Payment processing is one of the biggest challenges in overseas expansion.
In ecommerce, if customers can’t find an easy way to buy your products, they won’t buy them at all. While this poses a challenge for web developers, UX designers, and marketing executives, at the point of purchase it all comes down to payment processing. And when brands look to expand in new international markets, challenges are often magnified. Before establishing new operations across borders, brands should consider the payments challenges involved and formulate a strategy that minimises disruptions and eliminates barriers for customers.
Challenges to international ecommerce
One of the biggest ways to lose sales in new international markets is to enter without insight into the preferred payment methods in that particular region. In many African markets, for example, people prefer to pay by text message. In some Asian markets, customers prefer apps like WeChat to conduct transactions, effectively turning the messaging system into their digital wallet.
If your ecommerce channel is not set up to accept these kinds of payment methods, expect higher instances of cart abandonment. To add insult to injury, you will make a poor first impression: not providing preferred payment options signals a lack of cultural understanding and consumers will be far less likely to want to develop a relationship with your brand.
Another major barrier to international sales is the array of local regulations. Things like taxes, fraud detection, local laws, and trade regulations all present challenges to companies looking to operate in new markets.
When you also consider the complexity of logistics and product security for those selling physical goods, the collective challenges to global ecommerce represent a significant risk.
Payment service providers
A major key to overcoming these obstacles is to partner with a payment service provider (PSP) that has the infrastructure and regional insight to properly manage your payment processes in the countries you wish to do business. Some PSPs have the ability to treat international transactions as local transactions leading to higher approval and conversion rates. Not all PSPs operate in every global market.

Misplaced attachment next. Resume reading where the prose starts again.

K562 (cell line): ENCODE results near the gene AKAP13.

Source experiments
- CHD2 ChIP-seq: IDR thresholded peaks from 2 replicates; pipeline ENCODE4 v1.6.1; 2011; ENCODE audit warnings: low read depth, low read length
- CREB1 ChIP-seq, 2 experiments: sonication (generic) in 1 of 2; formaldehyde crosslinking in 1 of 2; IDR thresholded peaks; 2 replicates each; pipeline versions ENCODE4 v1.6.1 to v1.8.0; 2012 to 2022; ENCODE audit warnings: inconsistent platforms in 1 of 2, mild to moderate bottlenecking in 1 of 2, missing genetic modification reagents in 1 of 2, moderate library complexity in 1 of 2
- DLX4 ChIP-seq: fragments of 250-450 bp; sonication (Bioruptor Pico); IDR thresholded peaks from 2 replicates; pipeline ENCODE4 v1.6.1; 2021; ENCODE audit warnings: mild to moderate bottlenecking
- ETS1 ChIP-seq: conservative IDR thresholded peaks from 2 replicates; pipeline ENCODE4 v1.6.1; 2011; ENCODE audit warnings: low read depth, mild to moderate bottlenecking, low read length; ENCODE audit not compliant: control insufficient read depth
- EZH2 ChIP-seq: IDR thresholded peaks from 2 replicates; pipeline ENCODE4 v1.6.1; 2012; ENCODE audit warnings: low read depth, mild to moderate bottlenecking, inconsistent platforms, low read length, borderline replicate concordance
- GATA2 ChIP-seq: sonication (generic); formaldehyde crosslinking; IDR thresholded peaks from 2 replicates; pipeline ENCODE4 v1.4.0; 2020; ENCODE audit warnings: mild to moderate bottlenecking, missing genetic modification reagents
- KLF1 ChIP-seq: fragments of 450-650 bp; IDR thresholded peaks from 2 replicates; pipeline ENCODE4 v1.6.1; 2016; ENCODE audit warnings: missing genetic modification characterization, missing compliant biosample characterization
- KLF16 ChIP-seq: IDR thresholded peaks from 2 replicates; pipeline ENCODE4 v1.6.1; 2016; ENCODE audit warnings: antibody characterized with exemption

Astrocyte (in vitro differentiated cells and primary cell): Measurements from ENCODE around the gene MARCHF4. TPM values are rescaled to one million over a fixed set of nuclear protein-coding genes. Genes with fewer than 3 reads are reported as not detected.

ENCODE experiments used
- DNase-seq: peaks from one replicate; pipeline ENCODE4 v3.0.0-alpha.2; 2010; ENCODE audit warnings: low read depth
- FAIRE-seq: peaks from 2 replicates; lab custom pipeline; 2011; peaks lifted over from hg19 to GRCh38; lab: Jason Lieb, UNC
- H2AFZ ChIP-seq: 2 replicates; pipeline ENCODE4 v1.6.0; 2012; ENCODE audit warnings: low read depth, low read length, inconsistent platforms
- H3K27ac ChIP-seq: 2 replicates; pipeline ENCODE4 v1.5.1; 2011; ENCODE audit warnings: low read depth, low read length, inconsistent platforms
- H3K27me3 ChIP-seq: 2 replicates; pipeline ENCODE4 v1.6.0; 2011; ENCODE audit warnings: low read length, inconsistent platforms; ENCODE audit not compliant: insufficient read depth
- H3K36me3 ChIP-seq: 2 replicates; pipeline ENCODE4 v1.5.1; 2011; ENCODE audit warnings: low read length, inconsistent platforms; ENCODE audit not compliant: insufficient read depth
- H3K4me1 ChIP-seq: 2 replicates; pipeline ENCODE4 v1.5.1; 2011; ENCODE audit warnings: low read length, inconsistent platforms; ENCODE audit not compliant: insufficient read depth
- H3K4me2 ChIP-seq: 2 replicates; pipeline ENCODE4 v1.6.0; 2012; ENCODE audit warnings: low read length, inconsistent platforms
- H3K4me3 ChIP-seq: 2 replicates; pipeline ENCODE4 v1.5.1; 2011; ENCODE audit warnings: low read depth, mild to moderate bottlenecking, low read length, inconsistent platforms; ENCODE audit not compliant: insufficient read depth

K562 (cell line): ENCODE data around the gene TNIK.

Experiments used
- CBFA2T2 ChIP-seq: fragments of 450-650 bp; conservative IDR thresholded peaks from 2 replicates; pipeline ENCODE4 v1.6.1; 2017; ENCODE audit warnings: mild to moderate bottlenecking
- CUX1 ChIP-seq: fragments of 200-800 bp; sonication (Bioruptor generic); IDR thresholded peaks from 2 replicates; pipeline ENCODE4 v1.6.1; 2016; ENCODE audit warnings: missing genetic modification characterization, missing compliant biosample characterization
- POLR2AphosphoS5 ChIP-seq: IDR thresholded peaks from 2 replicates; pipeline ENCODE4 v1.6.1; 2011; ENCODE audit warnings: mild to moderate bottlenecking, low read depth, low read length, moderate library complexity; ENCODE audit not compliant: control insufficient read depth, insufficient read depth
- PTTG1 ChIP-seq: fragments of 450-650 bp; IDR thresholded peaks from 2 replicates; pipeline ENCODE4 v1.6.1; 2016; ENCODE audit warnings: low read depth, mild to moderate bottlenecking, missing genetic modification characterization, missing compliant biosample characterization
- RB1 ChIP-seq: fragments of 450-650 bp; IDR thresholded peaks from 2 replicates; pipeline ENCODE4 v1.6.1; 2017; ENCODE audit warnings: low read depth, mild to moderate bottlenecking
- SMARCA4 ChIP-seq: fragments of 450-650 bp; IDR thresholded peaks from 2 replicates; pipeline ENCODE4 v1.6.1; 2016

If you are a company that wants to branch out into a new market where your current PSP isn’t strong, you’ll have to develop new relationships with other PSPs. These kinds of changes can be costly and come with security concerns. This is why it’s crucial to understand the scope of your global growth efforts from the outset and choose a PSP that operates in as many markets as possible, offering terms that are conducive with your global strategy.
The rise of digital wallets
The next challenge on the horizon for international payments is the rise of digital wallets as consumers’ preferred payment method. Services like Apple Pay and other mobile-connected payment systems represent the next chapter of streamlined payment options. As global consumers adopt these services, it will be up to companies to design and market their payment processing services accordingly.
Successful companies will capitalise on early adoption and position themselves as leaders in technical innovation.
But as fast as these services are growing in popularity, we’re already seeing the next wave of innovation approaching. Companies have developed technology that allows people to pay with their fingerprint, something that would revolutionise the way payments are processed. These innovations represent as much of an IT challenge as they do a strategic challenge for brands to continually update their ecommerce experience.
While we live in a global society, many companies still underestimate the challenges that accompany global ecommerce. With strong cultural insight, the right payment service provider, and strategic foresight to incorporate new technologies into a brand’s ecommerce channels, companies can find significant opportunity while mitigating their financial risks.